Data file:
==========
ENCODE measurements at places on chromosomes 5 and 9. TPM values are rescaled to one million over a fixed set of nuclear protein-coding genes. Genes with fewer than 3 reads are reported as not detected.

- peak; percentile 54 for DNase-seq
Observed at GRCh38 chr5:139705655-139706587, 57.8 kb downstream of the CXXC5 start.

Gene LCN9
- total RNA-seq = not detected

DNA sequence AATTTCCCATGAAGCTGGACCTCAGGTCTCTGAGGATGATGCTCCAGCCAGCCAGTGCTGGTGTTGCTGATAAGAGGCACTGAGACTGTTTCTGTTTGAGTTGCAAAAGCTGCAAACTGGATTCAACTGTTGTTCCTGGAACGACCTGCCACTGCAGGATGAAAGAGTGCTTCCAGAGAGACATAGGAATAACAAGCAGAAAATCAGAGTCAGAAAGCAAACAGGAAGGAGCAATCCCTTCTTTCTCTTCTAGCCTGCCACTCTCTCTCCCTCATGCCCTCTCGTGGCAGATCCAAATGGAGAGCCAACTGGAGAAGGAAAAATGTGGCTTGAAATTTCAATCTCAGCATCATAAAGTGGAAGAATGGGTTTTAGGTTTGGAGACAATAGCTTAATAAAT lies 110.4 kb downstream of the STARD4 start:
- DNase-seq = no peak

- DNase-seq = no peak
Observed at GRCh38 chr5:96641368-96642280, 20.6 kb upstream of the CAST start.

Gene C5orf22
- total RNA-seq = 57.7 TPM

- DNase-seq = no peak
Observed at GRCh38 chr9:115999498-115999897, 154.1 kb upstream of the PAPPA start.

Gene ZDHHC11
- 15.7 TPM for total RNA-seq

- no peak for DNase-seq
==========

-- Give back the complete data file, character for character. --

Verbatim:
ENCODE measurements at places on chromosomes 5 and 9. TPM values are rescaled to one million over a fixed set of nuclear protein-coding genes. Genes with fewer than 3 reads are reported as not detected.

- peak; percentile 54 for DNase-seq
Observed at GRCh38 chr5:139705655-139706587, 57.8 kb downstream of the CXXC5 start.

Gene LCN9
- total RNA-seq = not detected

DNA sequence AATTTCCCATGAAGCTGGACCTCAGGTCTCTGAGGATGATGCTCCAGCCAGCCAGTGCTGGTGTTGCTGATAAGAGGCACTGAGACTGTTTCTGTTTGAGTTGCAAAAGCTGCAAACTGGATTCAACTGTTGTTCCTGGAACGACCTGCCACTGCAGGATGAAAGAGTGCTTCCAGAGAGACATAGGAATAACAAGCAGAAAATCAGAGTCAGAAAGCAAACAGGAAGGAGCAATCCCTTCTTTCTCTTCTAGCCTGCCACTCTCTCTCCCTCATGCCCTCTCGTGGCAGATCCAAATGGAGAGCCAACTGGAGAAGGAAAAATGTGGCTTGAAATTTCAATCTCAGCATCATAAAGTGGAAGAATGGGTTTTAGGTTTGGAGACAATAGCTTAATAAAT lies 110.4 kb downstream of the STARD4 start:
- DNase-seq = no peak

- DNase-seq = no peak
Observed at GRCh38 chr5:96641368-96642280, 20.6 kb upstream of the CAST start.

Gene C5orf22
- total RNA-seq = 57.7 TPM

- DNase-seq = no peak
Observed at GRCh38 chr9:115999498-115999897, 154.1 kb upstream of the PAPPA start.

Gene ZDHHC11
- 15.7 TPM for total RNA-seq

- no peak for DNase-seq